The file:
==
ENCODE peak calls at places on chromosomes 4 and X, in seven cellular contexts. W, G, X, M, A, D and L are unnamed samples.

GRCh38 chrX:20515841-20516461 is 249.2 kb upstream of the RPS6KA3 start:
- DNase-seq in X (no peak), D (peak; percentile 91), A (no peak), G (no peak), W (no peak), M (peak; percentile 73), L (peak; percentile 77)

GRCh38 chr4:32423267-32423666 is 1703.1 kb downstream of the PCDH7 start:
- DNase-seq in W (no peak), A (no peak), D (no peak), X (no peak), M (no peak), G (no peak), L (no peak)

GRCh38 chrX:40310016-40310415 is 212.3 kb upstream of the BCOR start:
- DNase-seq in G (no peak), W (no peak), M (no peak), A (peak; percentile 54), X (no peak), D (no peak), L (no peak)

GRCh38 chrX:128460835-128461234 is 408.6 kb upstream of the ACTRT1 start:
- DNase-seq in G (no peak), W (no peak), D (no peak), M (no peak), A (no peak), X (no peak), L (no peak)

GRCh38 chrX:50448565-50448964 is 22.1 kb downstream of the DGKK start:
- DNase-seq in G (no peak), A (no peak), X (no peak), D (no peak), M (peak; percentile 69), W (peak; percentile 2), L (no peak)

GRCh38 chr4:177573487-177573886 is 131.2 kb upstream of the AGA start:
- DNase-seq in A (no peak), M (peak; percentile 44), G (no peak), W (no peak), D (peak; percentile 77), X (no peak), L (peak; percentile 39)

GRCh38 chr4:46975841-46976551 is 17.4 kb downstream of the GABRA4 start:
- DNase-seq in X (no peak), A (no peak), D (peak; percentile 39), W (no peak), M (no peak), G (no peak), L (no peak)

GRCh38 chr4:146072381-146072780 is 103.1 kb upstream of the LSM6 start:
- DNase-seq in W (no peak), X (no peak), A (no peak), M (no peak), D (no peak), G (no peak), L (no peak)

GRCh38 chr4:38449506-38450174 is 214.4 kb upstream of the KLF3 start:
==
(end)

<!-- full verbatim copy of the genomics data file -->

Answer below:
ENCODE peak calls at places on chromosomes 4 and X, in seven cellular contexts. W, G, X, M, A, D and L are unnamed samples.

GRCh38 chrX:20515841-20516461 is 249.2 kb upstream of the RPS6KA3 start:
- DNase-seq in X (no peak), D (peak; percentile 91), A (no peak), G (no peak), W (no peak), M (peak; percentile 73), L (peak; percentile 77)

GRCh38 chr4:32423267-32423666 is 1703.1 kb downstream of the PCDH7 start:
- DNase-seq in W (no peak), A (no peak), D (no peak), X (no peak), M (no peak), G (no peak), L (no peak)

GRCh38 chrX:40310016-40310415 is 212.3 kb upstream of the BCOR start:
- DNase-seq in G (no peak), W (no peak), M (no peak), A (peak; percentile 54), X (no peak), D (no peak), L (no peak)

GRCh38 chrX:128460835-128461234 is 408.6 kb upstream of the ACTRT1 start:
- DNase-seq in G (no peak), W (no peak), D (no peak), M (no peak), A (no peak), X (no peak), L (no peak)

GRCh38 chrX:50448565-50448964 is 22.1 kb downstream of the DGKK start:
- DNase-seq in G (no peak), A (no peak), X (no peak), D (no peak), M (peak; percentile 69), W (peak; percentile 2), L (no peak)

GRCh38 chr4:177573487-177573886 is 131.2 kb upstream of the AGA start:
- DNase-seq in A (no peak), M (peak; percentile 44), G (no peak), W (no peak), D (peak; percentile 77), X (no peak), L (peak; percentile 39)

GRCh38 chr4:46975841-46976551 is 17.4 kb downstream of the GABRA4 start:
- DNase-seq in X (no peak), A (no peak), D (peak; percentile 39), W (no peak), M (no peak), G (no peak), L (no peak)

GRCh38 chr4:146072381-146072780 is 103.1 kb upstream of the LSM6 start:
- DNase-seq in W (no peak), X (no peak), A (no peak), M (no peak), D (no peak), G (no peak), L (no peak)

GRCh38 chr4:38449506-38450174 is 214.4 kb upstream of the KLF3 start: